In a tidal mudflat along coastal Alaska, two Bar-tailed Godwits were preparing for their long migratory journey.
“Did you know that a new world record was set last year?” asked Rusty, swallowing a big fat mollusc. He was referring to a male Godwit that flew non-stop from Alaska and touched down in Australia after 8100 miles, enroute to New Zealand. “He flapped his wings for 239 hours without rest.” Rust sounded excited.
“And you plan to break that record?” chuckled Beauty. “Do you know how ridiculous you sound?”
“You are the one who sounds ridiculous,” chided Rusty. “We’re Godwits. Yet, you question our ability to fly!”
“You’re not old enough for that challenge,” replied Beauty. “Join our juvenile group. We’ll have fun along the way.”
“I’m a year senior to you,” retorted Rusty. “I know Godwits regularly fly more than 7000 miles to New Zealand and what it takes to fly continuously for eight to 10 days without food, water or rest. And if he can do it, so will I. Now let me stock up on fuel.” He returned to probing the sticky mud for crustaceans with his long slender beak.
“How much more will you eat?” asked Beauty. “Your weight must have already doubled.”
“That’s the plan,” winked Rusty. “Haven’t you seen your parents stuff themselves as well? You should do so too. Fat gives us the energy we need for the long migration. Remember, we have to stop-overs to refuel. No back-up.”
“In that case, I better eat more,” said Beauty, probing the mud alongside for her favourite worms. “Promise me you won’t die on the way.”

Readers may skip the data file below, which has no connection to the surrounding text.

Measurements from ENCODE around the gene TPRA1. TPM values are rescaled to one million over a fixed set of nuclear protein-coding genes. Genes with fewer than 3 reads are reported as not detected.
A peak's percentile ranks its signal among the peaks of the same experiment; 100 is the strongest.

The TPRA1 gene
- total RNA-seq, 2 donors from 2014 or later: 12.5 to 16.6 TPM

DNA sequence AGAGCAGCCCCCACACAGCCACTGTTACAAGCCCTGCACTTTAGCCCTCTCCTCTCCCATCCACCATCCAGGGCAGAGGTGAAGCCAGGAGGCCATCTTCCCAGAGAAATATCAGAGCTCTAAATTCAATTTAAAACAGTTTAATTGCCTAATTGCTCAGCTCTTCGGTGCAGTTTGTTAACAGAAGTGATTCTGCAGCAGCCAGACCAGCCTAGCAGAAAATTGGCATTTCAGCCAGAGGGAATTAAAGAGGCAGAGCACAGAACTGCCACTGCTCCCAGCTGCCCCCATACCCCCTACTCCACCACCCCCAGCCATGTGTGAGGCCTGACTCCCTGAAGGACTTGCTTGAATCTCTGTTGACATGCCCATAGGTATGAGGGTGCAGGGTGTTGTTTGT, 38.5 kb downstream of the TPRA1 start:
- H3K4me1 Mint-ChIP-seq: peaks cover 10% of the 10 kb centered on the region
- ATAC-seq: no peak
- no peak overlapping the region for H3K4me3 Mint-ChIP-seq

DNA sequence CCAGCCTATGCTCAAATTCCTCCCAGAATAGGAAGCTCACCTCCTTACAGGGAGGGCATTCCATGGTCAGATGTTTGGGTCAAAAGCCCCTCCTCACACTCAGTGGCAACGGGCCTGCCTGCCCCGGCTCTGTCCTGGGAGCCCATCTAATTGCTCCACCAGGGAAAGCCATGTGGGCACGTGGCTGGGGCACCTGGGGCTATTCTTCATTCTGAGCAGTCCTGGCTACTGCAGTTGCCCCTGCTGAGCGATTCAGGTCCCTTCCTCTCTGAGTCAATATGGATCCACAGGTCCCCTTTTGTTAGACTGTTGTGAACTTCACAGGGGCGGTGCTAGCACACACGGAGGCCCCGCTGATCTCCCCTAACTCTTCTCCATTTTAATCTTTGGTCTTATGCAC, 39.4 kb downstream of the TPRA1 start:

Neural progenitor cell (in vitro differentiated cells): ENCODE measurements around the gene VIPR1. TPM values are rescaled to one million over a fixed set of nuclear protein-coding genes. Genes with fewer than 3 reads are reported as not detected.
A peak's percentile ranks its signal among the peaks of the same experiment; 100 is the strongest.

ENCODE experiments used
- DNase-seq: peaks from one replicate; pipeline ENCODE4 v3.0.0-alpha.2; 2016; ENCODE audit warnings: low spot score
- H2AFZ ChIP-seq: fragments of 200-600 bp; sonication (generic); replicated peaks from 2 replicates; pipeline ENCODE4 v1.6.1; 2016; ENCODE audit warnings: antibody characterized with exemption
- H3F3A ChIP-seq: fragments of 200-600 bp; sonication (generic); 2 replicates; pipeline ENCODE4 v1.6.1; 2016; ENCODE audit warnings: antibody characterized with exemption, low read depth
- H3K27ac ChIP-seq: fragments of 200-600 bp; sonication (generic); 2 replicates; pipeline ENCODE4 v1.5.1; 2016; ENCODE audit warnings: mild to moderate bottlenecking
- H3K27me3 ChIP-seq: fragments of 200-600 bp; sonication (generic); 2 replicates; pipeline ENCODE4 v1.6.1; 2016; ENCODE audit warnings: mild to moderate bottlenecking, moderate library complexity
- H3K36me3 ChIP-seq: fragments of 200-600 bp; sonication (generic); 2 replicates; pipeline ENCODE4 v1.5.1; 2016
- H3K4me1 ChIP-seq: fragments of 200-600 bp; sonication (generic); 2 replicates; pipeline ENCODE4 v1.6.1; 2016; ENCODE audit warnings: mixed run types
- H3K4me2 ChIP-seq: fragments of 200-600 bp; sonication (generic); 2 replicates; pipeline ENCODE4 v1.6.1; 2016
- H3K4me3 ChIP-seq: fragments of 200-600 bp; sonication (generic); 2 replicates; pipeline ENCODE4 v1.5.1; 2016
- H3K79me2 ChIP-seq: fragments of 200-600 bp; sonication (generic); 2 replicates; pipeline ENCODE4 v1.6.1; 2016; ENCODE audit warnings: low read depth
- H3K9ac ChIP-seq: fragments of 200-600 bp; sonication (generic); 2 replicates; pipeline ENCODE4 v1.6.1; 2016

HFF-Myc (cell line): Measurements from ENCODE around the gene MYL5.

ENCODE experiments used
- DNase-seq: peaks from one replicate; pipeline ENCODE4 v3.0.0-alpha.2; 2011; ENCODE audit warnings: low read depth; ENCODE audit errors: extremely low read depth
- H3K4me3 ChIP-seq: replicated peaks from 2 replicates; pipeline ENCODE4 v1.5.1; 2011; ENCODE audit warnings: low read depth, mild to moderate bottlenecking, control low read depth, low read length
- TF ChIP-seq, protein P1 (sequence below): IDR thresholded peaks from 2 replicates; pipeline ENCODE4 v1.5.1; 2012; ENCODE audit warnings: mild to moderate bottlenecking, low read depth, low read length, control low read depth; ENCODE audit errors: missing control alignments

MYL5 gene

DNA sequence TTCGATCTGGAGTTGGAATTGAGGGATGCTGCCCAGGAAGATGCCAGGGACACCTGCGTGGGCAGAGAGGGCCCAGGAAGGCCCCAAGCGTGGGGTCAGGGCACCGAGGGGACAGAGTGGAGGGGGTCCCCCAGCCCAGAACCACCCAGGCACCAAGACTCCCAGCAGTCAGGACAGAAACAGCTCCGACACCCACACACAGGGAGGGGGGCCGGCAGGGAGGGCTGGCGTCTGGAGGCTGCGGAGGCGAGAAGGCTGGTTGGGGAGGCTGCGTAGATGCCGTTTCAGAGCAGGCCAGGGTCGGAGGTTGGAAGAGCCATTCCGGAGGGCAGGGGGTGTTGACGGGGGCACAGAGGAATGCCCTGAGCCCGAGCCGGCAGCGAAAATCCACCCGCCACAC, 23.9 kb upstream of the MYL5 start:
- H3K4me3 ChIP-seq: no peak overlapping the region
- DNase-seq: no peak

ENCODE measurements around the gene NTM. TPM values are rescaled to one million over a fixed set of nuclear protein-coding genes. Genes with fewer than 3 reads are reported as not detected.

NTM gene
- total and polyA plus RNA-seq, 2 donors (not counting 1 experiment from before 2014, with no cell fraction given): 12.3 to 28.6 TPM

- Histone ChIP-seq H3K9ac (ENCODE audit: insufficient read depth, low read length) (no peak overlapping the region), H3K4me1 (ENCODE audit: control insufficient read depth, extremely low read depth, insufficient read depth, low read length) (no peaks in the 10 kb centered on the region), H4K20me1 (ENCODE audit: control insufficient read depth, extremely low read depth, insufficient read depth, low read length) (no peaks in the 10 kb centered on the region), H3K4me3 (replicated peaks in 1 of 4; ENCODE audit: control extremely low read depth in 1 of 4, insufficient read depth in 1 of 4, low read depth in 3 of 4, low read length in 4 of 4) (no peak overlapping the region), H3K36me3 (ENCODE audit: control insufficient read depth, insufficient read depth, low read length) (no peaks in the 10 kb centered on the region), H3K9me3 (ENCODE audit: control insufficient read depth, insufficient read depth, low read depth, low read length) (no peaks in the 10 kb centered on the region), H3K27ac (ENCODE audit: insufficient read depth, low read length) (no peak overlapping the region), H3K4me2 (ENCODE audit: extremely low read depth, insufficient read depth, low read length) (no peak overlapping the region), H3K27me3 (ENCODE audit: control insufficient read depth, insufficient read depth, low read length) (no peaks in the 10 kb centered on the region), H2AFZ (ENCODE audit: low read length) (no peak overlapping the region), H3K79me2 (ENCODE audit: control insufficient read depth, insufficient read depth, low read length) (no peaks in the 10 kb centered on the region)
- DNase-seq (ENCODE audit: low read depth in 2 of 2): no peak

“Don’t worry,” exclaimed Rusty. “I’ve done a migration before. This is only going to be on my own.”
“On your own!” Beauty choked in disbelief. “Do you have any idea of what you are getting into. I might be a bit inexperienced compared to you but my parents have warned me of the dangers. The weather conditions are extreme, really extreme!” Beauty flapped her wings to emphasise what she was saying. “And you have no experience of navigating that route alone. How will you ever reach New Zealand?”
“That’s our super power,” chuckled Rusty. “A Godwit’s inherent skill. Wait till you feel it. It’s amazing how our bodies do the work of a compass. We can feel the Earth’s magnetic field and it helps us orient ourselves.”
“Really,” exclaimed Beauty, astonished. “My parents showed me how to use celestial bodies like the Sun during the day and stars at night to guide myself along my route.”
“That works too,” replied Rusty. “Now let’s get back to stocking up on fuel before the long journey.
The next year, when Rusty and Beauty returned to Alaska, they met at the same mudflat. Beauty greeted Rusty by wrapping her wings around him. “Did you manage to do it?” she asked.
“I failed,” said Rusty, sounding disheartened.
Not a failure
“You didn’t fail,” scolded Beauty. “You flew 7000 miles all the way to New Zealand and now you’re back in one piece. That is in itself amazing. And I did it too.”
“But I couldn’t break the record,” said Rusty.
“So what?” chirped Beauty. “Did you see how the humans in the city of Nelson rang church bells to welcome us when we arrived at Motueka sandpit.”
“Yes,” said Rusty, suddenly feeling rather important. He had realised that Beauty was right. He might not have achieved what he’d set out to do. But still his feat was extraordinary. And worthy of celebration.